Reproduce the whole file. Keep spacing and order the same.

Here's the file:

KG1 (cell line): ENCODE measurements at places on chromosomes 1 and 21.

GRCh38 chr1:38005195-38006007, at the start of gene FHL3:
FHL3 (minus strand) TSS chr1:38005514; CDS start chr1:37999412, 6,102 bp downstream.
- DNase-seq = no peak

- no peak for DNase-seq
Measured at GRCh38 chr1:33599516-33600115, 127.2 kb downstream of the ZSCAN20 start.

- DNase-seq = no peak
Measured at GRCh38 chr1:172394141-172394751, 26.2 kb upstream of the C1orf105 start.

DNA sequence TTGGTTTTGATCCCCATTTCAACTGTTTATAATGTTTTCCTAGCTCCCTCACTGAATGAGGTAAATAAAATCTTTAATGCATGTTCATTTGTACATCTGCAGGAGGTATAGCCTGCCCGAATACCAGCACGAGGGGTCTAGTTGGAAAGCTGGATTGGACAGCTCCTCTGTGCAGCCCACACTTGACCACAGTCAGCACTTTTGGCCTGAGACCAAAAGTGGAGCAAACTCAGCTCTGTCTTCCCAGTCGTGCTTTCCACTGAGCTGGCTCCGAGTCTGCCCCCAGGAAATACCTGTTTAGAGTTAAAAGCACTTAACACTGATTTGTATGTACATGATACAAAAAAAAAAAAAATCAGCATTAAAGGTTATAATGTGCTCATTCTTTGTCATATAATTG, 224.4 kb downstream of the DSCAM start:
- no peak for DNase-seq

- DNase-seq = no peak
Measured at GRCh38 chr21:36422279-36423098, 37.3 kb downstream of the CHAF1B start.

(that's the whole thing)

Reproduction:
KG1 (cell line): ENCODE measurements at places on chromosomes 1 and 21.

GRCh38 chr1:38005195-38006007, at the start of gene FHL3:
FHL3 (minus strand) TSS chr1:38005514; CDS start chr1:37999412, 6,102 bp downstream.
- DNase-seq = no peak

- no peak for DNase-seq
Measured at GRCh38 chr1:33599516-33600115, 127.2 kb downstream of the ZSCAN20 start.

- DNase-seq = no peak
Measured at GRCh38 chr1:172394141-172394751, 26.2 kb upstream of the C1orf105 start.

DNA sequence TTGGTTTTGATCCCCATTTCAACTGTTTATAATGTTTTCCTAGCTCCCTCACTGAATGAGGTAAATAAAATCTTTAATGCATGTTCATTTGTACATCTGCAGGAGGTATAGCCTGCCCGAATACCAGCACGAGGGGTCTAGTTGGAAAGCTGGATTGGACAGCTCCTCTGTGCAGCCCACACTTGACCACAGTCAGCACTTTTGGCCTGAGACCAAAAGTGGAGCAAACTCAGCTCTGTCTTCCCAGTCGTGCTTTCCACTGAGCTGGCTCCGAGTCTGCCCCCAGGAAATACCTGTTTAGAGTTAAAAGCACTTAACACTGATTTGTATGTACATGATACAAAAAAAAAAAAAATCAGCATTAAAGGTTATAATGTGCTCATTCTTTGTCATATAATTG, 224.4 kb downstream of the DSCAM start:
- no peak for DNase-seq

- DNase-seq = no peak
Measured at GRCh38 chr21:36422279-36423098, 37.3 kb downstream of the CHAF1B start.